Using data to inform conservation action

The Species Knowledge Initiative

The Species Knowledge Initiative (SKI) integrates multiple data sources to quantify current knowledge for species across six knowledge areas.

The methodology for the SKI was first developed by Conde et al. 2019 to map demographic knowledge at the species level. Using the same methodology, the SKI is now led by the Species360 Conservation Science Alliance in collaboration with the University of Southern Denmark Biology Department and the Interdisciplinary Centre on Population Dynamics (Cpop).

The aim of the SKI is to map gaps and opportunities for research to support evidence-based decision-making by policymakers, management authorities, zoo and aquarium leadership, and conservation practitioners. The SKI works with partners across various disciplines to standardize, visualize, and consolidate data for every extant vertebrate species.
Based on a bird’s eye view (i.e., a landscape ecology perspective), the SKI methodology maps data from different knowledge areas using species as a mapping unit. Species information is retrieved from open-data repositories using data-processing algorithms.

The six knowledge areas mapped by the SKI are:

  1. Human use (e.g., international trade, use as food or medicine).
  2. Extinction risk (e.g., IUCN Red List, vulnerability to climate change).
  3. Conventions and treaties (e.g., CITES, Convention of Migratory Species [CMS], United Nations Convention on the Law of the Sea [UNCLOS]).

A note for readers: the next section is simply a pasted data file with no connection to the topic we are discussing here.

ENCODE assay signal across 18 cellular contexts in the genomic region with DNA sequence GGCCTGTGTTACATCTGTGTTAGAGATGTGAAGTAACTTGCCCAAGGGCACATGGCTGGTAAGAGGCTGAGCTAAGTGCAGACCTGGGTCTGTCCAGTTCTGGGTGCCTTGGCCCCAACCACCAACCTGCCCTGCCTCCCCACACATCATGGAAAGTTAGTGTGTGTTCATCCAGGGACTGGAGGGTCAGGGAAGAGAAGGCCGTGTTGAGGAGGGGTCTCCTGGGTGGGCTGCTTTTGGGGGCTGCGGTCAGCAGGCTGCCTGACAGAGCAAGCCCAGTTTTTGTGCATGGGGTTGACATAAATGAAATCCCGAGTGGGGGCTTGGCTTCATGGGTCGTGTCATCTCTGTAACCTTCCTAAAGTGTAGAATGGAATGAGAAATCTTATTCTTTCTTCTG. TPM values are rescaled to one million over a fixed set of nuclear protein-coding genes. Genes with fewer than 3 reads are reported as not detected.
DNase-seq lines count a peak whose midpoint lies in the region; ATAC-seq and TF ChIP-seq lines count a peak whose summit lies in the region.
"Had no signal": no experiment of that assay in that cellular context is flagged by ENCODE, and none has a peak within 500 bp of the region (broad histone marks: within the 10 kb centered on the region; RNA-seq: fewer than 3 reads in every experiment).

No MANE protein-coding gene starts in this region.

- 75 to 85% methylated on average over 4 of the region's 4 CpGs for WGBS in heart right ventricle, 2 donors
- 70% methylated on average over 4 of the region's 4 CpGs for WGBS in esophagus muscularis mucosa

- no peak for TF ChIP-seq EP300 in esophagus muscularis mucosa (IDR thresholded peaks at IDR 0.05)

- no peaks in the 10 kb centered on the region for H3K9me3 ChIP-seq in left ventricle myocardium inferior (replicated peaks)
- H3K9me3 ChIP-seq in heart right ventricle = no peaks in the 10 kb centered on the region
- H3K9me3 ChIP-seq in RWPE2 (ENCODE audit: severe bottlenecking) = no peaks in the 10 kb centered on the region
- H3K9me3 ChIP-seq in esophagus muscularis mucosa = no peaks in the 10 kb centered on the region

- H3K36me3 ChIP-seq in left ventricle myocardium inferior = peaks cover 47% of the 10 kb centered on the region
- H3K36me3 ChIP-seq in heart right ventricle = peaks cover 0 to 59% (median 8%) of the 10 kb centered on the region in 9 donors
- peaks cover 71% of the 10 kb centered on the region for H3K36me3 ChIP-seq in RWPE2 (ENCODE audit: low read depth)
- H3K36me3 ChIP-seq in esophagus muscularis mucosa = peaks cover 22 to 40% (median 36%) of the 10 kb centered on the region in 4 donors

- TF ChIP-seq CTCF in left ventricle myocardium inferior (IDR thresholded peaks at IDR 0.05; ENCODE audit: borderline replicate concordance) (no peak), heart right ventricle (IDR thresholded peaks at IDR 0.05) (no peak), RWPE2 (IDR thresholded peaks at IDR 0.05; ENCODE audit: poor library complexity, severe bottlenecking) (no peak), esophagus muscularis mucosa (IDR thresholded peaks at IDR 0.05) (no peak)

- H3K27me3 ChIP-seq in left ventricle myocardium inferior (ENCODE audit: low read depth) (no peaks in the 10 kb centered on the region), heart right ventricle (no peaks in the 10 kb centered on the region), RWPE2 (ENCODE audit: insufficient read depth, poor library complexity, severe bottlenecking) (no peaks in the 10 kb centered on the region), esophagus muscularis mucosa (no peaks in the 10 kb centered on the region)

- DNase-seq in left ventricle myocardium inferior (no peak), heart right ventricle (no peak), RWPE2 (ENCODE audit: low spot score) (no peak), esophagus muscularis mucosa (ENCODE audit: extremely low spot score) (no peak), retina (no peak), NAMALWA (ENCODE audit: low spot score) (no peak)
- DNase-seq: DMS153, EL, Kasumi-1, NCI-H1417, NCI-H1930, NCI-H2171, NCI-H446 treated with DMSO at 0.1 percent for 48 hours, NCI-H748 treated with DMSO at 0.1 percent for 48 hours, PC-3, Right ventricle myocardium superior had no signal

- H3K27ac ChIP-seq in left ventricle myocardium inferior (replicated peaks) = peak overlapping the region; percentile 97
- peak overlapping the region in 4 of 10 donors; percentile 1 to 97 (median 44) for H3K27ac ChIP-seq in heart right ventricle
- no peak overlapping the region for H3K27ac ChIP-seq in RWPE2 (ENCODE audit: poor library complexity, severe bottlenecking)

4. Management opportunities (e.g., in-situ conservation programs, ex-situ interventions).
  5. Biological information (e.g., clutch or litter size, longevity, genomic sequences).
  6. Species intrinsic values (e.g., evolutionary distinctiveness, phylogenetic diversity).
The Demographic Species Knowledge Initiative shows information available for species of tetrapods, reptiles, mammals, amphibians, and birds.

The Songbird Species Knowledge Initiative

Songbirds are the first taxon to be mapped using the SKI methodology with the main objective of supporting the Convention on International Trade in Endangered Species of Wild Fauna and Flora (CITES).

The goal of the Songbird SKI is to identify and rank species in terms of their prevalence in international wildlife trade in relation to their survival status in situ and to direct further research on the impacts of international trade.

Click here to learn more.

Thank you!

We thank our sponsoring partners: Toronto Zoo, Mandai Wildlife Group, Odense Zoo, University of Southern Denmark, and the Zoological Society of London (ZSL). We could not achieve success without your partnership.


Conservation Science Alliance needs your support

Our work would not be possible without the generous support of our sponsoring partners, which helps to fund researchers and data analysts conducting this important work.